Thursday, May 7, 2009

HTML image maps - an old trick with a new twist

HTML image maps have been around for some time but not many people are familiar with them. In fact, until a client recently wanted to use an image as the basis of a dynamic help system, even I didn't have much use for them. But when you do need to work with them, it's actually a lot of fun!

So what's the twist? This article shows how one can use image maps without the anchor tag which is normally used, uses a little jQuery, and is written in the context of Apex - all at the same time. You can check out the demo here. Here are the basic steps to get you going...

  1. Install jQuery.
  2. Get the image. There are a bunch of programs out there, both free and paid, that will help you take screen shots if you don't already have the image you want to work with. For a free tool that comes with Vista, check out the snipping tool.
  3. Create a map for the areas in the image. In an HTML image map, the sections one will be working with are called areas and each area element has a shape attribute. There are three basic shapes: rect (rectangle), circle, and polygon. Choose the appropriate shape for each each area of the image you want to work with - polygons can be used for oddly shaped areas. Then using a tool for working with images, like MS Paint or GIMP, get the coordinates of each. Each shape has its own system for mapping coordinates. We'll turn these coordinates into code in step 5.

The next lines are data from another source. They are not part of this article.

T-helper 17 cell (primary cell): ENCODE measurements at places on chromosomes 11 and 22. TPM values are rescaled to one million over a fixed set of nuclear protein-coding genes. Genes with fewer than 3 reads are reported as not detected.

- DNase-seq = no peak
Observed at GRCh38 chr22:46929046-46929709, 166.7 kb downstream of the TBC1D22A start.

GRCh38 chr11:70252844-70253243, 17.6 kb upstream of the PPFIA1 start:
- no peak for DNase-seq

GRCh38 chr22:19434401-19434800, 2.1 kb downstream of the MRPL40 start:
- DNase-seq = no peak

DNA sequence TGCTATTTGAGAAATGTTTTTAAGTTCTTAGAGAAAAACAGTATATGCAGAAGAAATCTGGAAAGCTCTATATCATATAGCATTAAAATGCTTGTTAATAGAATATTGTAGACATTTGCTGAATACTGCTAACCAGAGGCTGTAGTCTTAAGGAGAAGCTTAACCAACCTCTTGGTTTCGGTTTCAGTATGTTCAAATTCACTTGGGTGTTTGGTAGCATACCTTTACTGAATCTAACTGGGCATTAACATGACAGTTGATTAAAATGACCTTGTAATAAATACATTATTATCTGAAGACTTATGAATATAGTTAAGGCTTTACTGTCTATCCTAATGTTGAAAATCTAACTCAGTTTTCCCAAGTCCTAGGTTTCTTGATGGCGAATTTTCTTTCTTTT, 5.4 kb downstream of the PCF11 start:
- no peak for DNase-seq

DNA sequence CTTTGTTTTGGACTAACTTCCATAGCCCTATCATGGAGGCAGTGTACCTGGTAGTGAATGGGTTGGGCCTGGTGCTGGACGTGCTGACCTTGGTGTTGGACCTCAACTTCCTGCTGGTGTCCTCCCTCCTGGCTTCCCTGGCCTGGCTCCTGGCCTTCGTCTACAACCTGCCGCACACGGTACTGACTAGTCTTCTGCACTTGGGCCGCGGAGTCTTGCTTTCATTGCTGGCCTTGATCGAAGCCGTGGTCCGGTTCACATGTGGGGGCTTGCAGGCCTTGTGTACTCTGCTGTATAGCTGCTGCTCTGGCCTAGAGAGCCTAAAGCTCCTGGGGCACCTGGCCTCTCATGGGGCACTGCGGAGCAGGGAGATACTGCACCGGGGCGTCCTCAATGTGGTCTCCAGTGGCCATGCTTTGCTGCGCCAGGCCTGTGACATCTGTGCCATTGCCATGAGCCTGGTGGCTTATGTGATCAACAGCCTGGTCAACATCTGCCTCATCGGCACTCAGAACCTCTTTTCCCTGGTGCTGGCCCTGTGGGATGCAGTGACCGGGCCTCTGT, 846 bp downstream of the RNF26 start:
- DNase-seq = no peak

4. Make the image available to your application. Either add the image to the shared components of your application or to the file system of your web server like the "i" directory.
  5. Add the image and image map to your Apex application by adding an HTML region with the following code (modify for your needs):
    
    
       
       
       
    
    
     
    
  6. Add the following JavaScript to the HTML Header of the page:

As you can see, my implementation is very basic - all the HTML is in the one region. However, there is no limit to how you can adapt the code for your own needs. Using a static region ID, you can work with multiple regions. Even Ajax is possible.

Happing coding!

 

  • 2009/05/12 - Updated to better handle the hovering effect in IE.
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